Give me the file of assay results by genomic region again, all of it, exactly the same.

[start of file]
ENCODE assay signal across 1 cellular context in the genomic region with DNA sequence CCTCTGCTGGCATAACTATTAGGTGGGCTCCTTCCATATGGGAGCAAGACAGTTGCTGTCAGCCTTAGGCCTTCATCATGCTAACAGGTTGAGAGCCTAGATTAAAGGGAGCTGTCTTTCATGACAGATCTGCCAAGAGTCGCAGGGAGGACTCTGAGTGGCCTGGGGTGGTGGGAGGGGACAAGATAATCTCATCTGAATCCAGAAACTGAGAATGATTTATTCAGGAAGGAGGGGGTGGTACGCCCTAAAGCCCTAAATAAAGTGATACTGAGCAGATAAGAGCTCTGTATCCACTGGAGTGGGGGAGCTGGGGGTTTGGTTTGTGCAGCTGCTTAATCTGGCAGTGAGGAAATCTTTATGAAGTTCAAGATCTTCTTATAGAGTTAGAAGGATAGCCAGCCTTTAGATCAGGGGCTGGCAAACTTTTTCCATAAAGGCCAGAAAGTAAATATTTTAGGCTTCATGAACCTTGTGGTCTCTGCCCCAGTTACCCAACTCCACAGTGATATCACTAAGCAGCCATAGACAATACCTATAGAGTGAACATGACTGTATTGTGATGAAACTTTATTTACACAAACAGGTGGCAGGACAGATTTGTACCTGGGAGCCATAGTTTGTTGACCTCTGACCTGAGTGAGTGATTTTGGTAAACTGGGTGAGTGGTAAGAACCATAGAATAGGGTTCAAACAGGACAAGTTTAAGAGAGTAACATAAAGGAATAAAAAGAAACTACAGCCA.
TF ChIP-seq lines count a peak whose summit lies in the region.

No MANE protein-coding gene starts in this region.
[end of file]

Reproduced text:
ENCODE assay signal across 1 cellular context in the genomic region with DNA sequence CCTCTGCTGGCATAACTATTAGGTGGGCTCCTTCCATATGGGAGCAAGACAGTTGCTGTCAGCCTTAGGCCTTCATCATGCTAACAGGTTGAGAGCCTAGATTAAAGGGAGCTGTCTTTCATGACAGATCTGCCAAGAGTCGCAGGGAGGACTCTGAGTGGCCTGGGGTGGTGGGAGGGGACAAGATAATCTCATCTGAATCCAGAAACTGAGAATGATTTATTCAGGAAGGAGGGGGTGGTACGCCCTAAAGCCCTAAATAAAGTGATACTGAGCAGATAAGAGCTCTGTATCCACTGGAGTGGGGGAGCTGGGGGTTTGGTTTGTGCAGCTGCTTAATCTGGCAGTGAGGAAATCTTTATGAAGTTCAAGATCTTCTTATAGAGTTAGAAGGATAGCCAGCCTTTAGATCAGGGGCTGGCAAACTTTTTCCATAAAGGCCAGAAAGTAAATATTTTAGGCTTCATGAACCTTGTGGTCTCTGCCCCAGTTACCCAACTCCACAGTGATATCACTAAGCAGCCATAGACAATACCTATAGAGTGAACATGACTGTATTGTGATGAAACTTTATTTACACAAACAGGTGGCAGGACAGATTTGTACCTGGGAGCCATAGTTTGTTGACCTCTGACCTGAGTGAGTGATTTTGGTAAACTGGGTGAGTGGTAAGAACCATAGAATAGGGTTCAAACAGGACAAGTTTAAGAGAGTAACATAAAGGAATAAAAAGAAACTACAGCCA.
TF ChIP-seq lines count a peak whose summit lies in the region.

No MANE protein-coding gene starts in this region.